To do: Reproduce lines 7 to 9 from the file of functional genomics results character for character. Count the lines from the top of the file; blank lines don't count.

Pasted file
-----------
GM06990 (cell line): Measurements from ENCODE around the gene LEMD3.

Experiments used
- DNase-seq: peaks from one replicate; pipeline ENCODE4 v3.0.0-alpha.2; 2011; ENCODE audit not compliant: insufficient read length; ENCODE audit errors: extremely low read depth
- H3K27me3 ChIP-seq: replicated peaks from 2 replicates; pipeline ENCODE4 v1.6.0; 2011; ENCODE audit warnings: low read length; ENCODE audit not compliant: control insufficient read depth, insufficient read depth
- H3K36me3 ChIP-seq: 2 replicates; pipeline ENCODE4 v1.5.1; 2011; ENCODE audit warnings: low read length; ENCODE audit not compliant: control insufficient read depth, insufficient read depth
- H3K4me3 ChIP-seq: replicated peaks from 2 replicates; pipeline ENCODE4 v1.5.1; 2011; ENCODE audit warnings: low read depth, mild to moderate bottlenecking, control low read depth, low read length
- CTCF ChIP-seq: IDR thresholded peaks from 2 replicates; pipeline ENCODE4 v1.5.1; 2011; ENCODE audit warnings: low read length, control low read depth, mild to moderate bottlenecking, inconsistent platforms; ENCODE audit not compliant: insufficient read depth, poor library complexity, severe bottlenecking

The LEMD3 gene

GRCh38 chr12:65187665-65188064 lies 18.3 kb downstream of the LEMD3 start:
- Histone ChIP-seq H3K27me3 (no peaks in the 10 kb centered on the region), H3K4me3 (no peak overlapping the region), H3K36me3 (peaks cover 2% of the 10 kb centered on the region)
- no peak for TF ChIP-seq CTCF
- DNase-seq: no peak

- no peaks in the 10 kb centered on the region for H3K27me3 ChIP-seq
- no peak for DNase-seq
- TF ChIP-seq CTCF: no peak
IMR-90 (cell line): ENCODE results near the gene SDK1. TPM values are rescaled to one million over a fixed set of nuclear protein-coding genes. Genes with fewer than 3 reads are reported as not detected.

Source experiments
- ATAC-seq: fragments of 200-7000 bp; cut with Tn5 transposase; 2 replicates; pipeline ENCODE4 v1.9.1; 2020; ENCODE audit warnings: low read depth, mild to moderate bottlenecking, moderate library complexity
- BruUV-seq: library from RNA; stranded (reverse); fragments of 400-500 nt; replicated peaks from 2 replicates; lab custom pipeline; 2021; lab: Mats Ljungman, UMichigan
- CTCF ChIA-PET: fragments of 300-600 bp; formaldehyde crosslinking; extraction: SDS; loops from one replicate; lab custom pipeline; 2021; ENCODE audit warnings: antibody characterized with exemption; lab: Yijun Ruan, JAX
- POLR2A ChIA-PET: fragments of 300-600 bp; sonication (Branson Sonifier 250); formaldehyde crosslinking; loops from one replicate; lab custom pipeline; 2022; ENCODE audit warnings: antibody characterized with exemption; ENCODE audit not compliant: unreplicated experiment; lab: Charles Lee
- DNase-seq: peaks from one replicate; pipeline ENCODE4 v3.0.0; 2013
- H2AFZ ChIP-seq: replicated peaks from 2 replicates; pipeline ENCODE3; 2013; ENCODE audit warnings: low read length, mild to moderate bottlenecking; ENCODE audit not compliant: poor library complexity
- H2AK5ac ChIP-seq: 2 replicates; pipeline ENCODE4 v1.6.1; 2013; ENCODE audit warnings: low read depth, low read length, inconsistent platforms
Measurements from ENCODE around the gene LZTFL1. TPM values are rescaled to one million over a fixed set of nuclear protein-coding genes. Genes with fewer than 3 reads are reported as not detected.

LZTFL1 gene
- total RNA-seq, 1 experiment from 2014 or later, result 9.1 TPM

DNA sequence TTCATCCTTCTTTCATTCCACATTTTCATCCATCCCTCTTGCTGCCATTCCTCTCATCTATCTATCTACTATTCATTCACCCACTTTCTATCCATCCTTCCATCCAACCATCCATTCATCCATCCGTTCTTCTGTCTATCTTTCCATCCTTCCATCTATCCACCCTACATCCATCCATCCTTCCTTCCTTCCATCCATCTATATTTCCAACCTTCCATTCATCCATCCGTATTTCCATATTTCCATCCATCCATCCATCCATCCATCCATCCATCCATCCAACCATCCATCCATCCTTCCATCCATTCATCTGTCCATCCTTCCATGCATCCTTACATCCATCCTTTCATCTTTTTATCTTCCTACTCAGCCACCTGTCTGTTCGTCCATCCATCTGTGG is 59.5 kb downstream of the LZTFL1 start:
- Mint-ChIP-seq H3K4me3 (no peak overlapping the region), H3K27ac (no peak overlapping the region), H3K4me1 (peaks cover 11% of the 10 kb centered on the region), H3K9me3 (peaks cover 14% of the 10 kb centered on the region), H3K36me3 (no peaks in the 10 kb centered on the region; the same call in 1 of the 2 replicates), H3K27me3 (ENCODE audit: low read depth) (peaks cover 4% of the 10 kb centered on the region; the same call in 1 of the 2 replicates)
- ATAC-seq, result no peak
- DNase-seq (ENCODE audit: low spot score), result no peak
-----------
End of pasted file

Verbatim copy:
- CTCF ChIP-seq: IDR thresholded peaks from 2 replicates; pipeline ENCODE4 v1.5.1; 2011; ENCODE audit warnings: low read length, control low read depth, mild to moderate bottlenecking, inconsistent platforms; ENCODE audit not compliant: insufficient read depth, poor library complexity, severe bottlenecking

The LEMD3 gene

GRCh38 chr12:65187665-65188064 lies 18.3 kb downstream of the LEMD3 start: